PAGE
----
Loose Nukes Because every debate can be improved with a little highly-enriched uranium.



You've just finished a fantastic speech, and your opponent is getting up to cross-examine you. Renowned for his brilliant, probing questions, his reputation alone would make any self-respective debater quake in fear. Not you. Over the course of your career you've become a master at eloquently avoiding questions, not conceding points, and generally wasting the other team's time. You have nothing to fear. You're great at taking CX.


I argue that you should do two things:

  1. Answer every question directly and accurately.
  2. Intentionally make your answers as concise as possible. Say only what is neccessary to make your point, and then stop talking.

This is a radical proposition. Not only am I telling you to answer all the questions, I'm essentially telling you to give the other team as much time as possible. "But wait," you may say. "Am I just supposed to lay down and let them walk all over me?" Not at all. If anything, responding directly increases your ability to defend yourself in cross-examination.

Answers are power

Evasive CXes are, simply put, tactical attempts to avoid arguments. This is entirely the wrong approach: the point of debate is to beat arguments, not sneak around them. The other team is handing you an opportunity to respond on a silver platter. Use it, and just crush the argument. Seriously. A concise, clear rebuttal is infinitely more powerful than a jumble of slippery weasel eggs. If your arguments are sound, you have nothing to fear from answering questions frankly; if they aren't, you need to change your arguments, not give tricky answers.

Brevity is wit

Basically, don't try to waste the other team's time. There are several good reasons to keep your answers as concise as possible:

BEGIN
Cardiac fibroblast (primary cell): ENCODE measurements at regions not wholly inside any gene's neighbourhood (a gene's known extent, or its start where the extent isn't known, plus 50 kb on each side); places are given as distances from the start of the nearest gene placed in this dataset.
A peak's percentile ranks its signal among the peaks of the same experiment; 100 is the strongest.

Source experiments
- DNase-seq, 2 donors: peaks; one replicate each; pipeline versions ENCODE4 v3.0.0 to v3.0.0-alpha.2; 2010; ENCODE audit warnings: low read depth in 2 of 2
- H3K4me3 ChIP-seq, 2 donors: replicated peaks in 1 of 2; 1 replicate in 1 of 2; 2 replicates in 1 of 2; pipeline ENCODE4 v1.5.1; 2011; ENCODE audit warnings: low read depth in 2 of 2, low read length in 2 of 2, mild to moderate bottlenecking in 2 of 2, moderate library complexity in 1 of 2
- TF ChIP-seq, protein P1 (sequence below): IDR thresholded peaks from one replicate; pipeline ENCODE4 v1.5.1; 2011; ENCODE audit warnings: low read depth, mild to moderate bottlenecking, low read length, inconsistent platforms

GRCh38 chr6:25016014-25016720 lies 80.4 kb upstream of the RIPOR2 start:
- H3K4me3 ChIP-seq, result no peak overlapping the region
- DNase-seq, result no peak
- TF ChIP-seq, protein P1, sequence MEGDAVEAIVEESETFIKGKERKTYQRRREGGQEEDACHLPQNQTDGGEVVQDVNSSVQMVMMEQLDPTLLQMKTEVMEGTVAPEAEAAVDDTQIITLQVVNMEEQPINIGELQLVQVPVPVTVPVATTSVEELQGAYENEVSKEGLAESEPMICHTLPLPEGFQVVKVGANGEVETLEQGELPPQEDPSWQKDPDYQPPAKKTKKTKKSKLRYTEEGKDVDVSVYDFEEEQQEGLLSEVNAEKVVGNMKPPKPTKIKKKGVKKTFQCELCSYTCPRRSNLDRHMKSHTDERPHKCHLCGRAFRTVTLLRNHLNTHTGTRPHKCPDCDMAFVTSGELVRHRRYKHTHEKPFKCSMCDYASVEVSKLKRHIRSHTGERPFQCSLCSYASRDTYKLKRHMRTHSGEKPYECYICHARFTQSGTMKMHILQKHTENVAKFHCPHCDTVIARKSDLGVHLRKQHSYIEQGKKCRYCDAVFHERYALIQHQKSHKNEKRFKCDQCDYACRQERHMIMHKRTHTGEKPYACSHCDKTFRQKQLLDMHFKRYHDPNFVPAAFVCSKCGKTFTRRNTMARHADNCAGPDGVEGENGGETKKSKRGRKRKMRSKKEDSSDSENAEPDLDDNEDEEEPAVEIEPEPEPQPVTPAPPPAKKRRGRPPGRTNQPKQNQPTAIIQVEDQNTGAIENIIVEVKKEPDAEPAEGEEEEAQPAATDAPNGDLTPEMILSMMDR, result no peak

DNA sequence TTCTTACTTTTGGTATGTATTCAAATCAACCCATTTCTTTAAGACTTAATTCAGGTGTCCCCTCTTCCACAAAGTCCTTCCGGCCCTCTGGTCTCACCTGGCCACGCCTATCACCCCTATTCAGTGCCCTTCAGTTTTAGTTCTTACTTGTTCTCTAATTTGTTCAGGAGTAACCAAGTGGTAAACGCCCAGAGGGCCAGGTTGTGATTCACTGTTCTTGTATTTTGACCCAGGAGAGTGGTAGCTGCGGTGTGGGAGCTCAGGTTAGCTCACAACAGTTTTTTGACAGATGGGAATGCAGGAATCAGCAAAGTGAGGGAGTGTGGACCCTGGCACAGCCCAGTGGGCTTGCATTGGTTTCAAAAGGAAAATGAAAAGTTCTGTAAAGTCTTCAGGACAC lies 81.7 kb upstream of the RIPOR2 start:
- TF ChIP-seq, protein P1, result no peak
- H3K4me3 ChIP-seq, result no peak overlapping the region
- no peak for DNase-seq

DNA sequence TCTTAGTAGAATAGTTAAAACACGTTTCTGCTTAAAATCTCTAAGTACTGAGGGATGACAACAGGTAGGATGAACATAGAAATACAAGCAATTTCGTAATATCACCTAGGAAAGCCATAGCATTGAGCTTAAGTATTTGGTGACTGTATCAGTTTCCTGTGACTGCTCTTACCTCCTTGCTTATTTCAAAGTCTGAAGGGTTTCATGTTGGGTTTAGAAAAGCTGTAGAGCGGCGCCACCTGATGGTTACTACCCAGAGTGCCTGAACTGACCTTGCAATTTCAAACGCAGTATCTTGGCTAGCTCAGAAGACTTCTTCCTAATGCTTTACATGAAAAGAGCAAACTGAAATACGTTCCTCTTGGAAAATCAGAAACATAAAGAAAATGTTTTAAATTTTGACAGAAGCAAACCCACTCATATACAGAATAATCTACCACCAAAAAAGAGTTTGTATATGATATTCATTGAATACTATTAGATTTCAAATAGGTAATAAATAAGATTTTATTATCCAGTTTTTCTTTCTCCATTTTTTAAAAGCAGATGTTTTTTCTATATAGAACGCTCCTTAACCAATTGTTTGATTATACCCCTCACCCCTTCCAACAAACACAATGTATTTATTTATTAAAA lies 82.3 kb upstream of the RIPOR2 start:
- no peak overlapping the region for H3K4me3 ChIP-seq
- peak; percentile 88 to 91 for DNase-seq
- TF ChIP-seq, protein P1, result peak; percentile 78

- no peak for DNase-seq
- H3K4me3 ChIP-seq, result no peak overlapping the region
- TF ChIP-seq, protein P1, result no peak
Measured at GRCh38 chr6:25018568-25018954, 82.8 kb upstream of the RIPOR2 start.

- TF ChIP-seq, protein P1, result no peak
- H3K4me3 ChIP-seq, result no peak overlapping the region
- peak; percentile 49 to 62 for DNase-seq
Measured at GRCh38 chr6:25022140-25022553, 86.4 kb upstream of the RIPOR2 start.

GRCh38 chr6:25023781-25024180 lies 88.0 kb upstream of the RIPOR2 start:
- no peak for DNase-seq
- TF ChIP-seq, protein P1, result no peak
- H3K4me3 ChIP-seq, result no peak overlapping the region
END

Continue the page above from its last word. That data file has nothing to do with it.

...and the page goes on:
1. Your judges will like you. Judges love clear, simple rhetoric, and will consider you more articulate and professional. I've seen this theme consistently across innumerable ballots and conversations with parent, alumni, and community judges.
  2. Your opponents will like you. There are few things more annoying than a longwinded answerer. If they don't constantly have to cut you off, CX will be less aggressive. If nothing else, this will help keep your blood pressure down.
  3. It's good practice. In contrast to CX, brevity is at premium during speeches. Learning how to concisely respond in CX is excellent practice for concisely responding in rebuttals. In contrast, getting used to rambling can form bad habits.

Note that by "brevity" I don't mean "leaving out information" (unless the information is unnecessary, of course.) I merely mean "not rambling on endlessly when you could make your point in a few words" - cutting out the fluff and getting straight to the point. ("No, our second mandate says the program will be canceled if that happens." Quick and neat.)

A final note

One final issue I'd like to address: what about the other team trapping you into saying something that they later turn against you? This is a legitimate concern, but avoiding questions isn't the solution. You will still say things that your opponents can use against you. Learning to give powerful, straightforward answers has helped me avoid slipping up much more than avoiding questions ever did.

Done right, answering CX questions can be just as powerful as asking them. You'll come away with your arguments clearer and your credibility enhanced. Use your answers to answer, and your ballots will thank you.

Extend-o-tron 5000: A video example

Bonus: Here's an quick example to illustrate what this looks like (national champion Patrick Shipsey being cross-examined at NCFCA Nationals in 2010.) While a few of his answers could be a bit more concise, it's an excellent example of the general concept I'm talking about. Notice how the Affirmative spends more time asking the questions than he spends answering them - and how she completely fails to get any useful concessions out of him.